Monday, July 30, 2012

Bat Ye'or: The Decline of Eastern Christianity Under Islam

“Renowned Western scholars of Islam such as Sir Hamilton Gibb, William Montgomery Watt, Jacques Augustin Berque, Maxime Rodinson, Marshall Hodgson, Rev. Kenneth Cragg, and the Georgetown duo John L. Esposito and John O. Voll – to name just a few – have all either peddled the myth of dhimmitude as tolerance, or downplayed its destructive effects on its victims.  Refreshing deconstructions of such appeasement views have come recently from Bat Ye’or, Daniel Pipes, Robert Spencer, George Weigel, and Ibn Warraq.”

-          Habib Malik, Associate Professor of History, American Lebanese University, Islamism and the Future of Christianity in the Middle East, p. 61

On my third day in Egypt, I asked my professor if Christians in Egypt could be considered “persecuted.” He thought about it, and said, “Not overtly.  A rough analogy of Christian-Muslim relations in Egypt would be to white-black relations in America.”

Oh, I thought.  That’s not so bad.

In the intervening four years, my views on both the Middle East and on race relations in America have shifted considerably.  In short, I think my professor is right – and that is pretty bad.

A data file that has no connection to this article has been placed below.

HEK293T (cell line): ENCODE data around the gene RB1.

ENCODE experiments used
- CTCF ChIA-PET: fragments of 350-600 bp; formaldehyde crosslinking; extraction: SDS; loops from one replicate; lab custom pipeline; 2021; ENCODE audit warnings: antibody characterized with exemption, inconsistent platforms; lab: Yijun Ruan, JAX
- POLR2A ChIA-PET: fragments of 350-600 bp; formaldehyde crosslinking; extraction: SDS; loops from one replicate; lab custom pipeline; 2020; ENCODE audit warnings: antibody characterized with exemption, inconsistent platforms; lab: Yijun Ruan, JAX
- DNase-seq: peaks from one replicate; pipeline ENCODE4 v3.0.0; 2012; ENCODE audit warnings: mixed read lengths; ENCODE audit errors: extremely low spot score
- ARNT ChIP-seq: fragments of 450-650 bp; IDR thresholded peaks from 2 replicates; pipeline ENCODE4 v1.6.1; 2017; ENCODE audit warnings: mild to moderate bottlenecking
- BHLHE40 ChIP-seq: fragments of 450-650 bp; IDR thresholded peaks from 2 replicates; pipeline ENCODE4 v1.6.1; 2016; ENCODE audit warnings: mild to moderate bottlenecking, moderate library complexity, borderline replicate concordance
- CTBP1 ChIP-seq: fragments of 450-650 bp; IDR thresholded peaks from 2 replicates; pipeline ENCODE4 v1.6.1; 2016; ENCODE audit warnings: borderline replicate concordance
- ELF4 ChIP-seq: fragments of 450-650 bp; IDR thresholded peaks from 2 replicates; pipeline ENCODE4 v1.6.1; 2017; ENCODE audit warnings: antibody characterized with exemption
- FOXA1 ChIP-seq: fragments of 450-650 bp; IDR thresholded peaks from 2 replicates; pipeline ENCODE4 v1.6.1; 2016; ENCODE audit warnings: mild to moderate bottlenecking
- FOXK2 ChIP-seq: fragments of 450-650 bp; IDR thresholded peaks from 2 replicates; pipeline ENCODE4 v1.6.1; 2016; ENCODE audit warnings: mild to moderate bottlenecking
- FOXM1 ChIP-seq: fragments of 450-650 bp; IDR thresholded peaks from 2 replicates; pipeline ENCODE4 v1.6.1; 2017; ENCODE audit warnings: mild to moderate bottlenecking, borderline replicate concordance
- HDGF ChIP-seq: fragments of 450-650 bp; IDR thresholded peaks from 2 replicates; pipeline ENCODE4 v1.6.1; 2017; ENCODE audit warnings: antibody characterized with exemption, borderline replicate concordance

Needless to say, things in the Middle East have shifted considerably as well in the past four years, and not to the advantage of the region’s minorities.

A few weeks ago, I blogged about a book on Middle Eastern history by Albert Hourani that I was reading, which posed the question of why Christians living under Muslim rule declined from 90% of the population to around 10%.  His answer contained this phrase:  “Even in the best circumstances the position of a minority is uneasy.” If you’re keeping track at home, that makes no sense.

The actual answer to this question is the subject of some debate.

A recent New York Times Review of Books piece about an exhibition of Islamic art at the Metropolitan Art Museum in New York sums up the position of one side of this debate quite nicely: